A provincial representative of the Iranian Supreme Leader has recently sparked controversy after associating having dogs as pets with "a colonial scheme."
A young female musician playing #cello inside an #animal_shelter. #Tehran, #Iran. Photo from Elham Siami’s #instagram.#everydayTehran#everydayIran #everydayMiddleEast #everydayAsia #everydayEverywhere#MiddleEastImages #StayHome pic.twitter.com/c2M9SaTcyh— Everyday Iran (@everydayiran) December 29, 2020
Seyyed Mohammad Mahdi Hosseini Hamedani, the representative of Ali Khamenei in Alborz, has warned against adopting dogs as pets, saying that such practices are a product of western culture and that Iranians should be aware of it.
Hamedani who is a leading religious figure in Northern Iran has linked having pets with a "planned scheme by colonial powers" in reference to western countries where having animals as pets is a popular practice.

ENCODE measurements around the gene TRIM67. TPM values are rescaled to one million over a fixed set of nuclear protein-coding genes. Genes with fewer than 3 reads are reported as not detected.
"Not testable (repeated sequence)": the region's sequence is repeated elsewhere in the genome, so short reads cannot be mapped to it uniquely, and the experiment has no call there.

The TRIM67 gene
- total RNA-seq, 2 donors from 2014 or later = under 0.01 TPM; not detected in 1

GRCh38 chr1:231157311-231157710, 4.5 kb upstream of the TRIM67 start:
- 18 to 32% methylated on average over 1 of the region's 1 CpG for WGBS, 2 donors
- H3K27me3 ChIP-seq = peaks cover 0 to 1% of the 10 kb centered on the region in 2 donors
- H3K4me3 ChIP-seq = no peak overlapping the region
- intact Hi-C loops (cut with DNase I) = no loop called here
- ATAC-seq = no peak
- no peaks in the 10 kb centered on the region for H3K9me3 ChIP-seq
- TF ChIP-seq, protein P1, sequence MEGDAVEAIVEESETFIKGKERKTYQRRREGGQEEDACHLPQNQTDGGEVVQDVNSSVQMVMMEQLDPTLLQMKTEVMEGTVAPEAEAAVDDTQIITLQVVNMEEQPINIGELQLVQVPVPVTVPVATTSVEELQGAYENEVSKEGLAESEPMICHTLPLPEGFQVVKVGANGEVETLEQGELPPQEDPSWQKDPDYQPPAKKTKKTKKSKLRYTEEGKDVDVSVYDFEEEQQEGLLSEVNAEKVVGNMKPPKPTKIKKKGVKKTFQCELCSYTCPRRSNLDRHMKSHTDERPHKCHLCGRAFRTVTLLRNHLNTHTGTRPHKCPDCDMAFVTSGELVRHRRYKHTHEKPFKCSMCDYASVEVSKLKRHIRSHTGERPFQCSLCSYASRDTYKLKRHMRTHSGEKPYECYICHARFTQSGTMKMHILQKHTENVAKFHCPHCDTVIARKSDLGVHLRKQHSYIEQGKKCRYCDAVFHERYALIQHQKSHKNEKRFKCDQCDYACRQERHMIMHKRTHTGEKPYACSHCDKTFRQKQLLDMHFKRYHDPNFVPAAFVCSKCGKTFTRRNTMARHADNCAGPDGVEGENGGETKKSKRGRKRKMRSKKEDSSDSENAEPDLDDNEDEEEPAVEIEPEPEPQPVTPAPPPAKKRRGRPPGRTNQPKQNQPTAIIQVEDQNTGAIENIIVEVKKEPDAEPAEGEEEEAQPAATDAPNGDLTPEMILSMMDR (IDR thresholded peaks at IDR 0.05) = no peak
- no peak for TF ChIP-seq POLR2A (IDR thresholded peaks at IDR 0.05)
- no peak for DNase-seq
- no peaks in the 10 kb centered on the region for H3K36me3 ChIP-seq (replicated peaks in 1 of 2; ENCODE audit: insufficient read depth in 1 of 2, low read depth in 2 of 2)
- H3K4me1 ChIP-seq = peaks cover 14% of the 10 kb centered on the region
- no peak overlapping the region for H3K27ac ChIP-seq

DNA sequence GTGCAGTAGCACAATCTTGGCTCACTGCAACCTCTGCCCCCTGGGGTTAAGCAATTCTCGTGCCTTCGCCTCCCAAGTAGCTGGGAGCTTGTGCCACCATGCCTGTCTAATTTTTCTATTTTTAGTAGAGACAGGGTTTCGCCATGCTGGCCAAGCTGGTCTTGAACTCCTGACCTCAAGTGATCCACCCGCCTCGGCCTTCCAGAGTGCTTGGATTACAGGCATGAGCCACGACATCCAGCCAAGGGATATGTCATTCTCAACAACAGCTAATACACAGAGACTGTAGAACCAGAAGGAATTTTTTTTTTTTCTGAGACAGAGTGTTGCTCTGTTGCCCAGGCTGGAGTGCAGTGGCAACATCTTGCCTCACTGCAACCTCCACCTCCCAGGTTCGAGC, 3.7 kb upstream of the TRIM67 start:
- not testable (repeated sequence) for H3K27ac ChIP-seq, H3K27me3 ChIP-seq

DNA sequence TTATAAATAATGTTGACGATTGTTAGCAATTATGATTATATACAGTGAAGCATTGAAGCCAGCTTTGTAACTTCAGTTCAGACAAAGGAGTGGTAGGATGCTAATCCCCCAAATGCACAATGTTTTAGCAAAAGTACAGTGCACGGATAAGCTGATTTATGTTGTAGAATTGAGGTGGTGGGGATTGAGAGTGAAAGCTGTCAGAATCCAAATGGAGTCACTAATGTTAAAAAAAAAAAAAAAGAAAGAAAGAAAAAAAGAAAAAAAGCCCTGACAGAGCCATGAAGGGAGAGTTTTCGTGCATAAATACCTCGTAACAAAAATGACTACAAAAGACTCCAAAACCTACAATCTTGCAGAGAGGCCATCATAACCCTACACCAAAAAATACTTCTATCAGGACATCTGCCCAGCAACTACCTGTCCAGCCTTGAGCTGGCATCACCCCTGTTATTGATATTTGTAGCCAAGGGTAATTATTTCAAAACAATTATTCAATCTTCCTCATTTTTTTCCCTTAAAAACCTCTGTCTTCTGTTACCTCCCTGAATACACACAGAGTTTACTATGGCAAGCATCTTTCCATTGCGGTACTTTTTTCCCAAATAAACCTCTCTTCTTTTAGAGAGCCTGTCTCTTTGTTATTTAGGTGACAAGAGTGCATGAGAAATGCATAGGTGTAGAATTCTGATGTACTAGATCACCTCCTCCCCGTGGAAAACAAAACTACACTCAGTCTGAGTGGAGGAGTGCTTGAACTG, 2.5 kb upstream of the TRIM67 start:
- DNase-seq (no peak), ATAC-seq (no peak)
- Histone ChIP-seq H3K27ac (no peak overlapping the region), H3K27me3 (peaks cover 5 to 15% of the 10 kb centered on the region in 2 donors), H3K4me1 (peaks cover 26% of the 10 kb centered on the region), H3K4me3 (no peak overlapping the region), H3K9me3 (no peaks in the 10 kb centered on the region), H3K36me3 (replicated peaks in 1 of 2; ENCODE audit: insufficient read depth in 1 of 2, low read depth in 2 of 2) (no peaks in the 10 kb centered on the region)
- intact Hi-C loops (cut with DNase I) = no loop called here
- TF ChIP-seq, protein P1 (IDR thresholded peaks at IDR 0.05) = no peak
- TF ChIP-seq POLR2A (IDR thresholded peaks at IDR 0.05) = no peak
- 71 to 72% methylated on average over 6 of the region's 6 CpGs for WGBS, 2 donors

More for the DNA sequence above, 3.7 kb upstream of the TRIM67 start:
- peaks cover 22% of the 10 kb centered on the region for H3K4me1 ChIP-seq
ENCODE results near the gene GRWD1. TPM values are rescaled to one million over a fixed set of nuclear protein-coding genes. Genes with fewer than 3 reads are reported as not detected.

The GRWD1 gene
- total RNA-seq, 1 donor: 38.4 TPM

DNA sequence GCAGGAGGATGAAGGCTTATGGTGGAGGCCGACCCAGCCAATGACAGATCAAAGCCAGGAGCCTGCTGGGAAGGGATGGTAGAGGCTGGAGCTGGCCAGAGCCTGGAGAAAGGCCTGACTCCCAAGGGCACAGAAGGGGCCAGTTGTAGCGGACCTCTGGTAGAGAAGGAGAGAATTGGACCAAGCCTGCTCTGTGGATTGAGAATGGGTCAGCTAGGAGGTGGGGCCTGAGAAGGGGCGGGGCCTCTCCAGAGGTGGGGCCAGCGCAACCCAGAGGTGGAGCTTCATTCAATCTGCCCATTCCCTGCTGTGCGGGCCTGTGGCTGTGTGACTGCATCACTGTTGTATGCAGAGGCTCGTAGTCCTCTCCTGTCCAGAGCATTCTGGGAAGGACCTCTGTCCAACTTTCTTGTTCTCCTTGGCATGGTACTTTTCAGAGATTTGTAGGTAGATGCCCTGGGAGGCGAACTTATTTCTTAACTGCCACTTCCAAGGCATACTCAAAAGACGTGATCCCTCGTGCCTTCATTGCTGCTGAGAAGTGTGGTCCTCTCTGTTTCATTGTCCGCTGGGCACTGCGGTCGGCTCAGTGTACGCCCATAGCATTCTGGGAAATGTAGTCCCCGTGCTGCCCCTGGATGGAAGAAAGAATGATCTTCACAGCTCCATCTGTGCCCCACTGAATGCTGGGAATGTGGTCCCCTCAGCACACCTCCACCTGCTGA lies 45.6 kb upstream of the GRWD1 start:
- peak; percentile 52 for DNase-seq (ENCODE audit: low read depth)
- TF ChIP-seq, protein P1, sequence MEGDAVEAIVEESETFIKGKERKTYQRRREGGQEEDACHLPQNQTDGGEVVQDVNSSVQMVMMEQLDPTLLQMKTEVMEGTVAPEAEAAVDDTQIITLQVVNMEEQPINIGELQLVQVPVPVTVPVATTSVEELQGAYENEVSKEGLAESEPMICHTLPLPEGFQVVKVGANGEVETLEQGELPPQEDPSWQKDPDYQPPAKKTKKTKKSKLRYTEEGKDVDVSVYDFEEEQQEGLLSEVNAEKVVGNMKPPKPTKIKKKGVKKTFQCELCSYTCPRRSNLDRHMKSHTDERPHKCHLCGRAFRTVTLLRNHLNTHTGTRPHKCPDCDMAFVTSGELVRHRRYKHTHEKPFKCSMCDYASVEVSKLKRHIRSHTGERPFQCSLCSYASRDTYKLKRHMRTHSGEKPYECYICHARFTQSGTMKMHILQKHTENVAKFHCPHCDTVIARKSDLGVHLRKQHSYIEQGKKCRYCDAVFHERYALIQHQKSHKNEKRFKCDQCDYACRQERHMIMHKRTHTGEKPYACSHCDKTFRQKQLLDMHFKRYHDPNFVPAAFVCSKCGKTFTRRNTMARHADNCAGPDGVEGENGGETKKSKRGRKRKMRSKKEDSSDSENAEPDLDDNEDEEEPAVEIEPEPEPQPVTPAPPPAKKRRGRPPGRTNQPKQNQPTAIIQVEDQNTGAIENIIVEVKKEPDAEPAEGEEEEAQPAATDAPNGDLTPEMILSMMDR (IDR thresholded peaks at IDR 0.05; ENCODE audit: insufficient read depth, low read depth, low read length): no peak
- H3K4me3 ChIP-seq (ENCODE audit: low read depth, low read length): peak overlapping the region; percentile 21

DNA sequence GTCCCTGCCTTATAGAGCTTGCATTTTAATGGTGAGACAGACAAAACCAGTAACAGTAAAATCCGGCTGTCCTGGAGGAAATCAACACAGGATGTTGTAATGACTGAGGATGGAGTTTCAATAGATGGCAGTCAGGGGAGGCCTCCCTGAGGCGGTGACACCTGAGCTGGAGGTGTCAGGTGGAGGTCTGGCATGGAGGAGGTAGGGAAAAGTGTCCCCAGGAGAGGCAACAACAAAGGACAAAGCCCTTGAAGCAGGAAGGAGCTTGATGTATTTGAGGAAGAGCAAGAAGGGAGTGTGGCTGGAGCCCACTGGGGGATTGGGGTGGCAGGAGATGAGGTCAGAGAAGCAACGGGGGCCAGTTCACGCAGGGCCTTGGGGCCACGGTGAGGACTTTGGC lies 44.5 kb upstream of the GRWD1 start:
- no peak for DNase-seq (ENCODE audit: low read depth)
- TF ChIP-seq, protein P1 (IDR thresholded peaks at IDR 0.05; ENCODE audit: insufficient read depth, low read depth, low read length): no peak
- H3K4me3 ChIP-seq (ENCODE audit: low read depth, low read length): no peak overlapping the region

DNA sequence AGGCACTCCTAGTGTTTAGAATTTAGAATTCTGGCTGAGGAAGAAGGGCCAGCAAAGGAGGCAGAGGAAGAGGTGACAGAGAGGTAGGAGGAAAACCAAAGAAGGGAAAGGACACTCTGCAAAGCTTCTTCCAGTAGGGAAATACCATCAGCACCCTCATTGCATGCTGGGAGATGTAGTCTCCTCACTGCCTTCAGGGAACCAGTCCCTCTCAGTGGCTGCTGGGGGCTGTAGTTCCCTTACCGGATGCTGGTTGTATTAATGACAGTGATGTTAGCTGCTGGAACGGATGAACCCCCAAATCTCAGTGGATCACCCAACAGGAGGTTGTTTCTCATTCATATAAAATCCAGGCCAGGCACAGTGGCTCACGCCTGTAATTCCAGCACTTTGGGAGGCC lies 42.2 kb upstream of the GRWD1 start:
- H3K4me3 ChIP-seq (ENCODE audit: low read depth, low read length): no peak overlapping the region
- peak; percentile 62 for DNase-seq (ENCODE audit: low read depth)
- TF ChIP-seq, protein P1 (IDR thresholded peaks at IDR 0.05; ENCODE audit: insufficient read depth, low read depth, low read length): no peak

Homa Rashid, a lawyer and volunteer at the Vafa Animal Shelter, rests with a dog, in the city of Hashtgerd 43 miles (73 kilometers) west of the capital Tehran, #Iran. More than 500 dogs find care and affection at the Vafa Animal Shelter. pic.twitter.com/1EwIRm4GJD— Sports Plus (@PrepSportsPlus) January 18, 2021
Maryam Talaee, an animal lover, plays with her pets at home in Tehran, Iran and a general view of Vafa animal Shelter in the city of Hashtgerd, west of Tehran, Iran pic.twitter.com/imxfvn0y8V— Russell Boyce (@Cropperboyce) December 23, 2019
Hamedani's statements were part of a Friday sermon he delivered last week, during which he criticized women's lifestyle in Iran, saying that they are "adopting animals instead of having and raising kids."
In November 2019, Iran’s Consultative Assembly attempted to pass a law to ban dog walking across the country, but it has not affected Iranians' love of dogs over the years.
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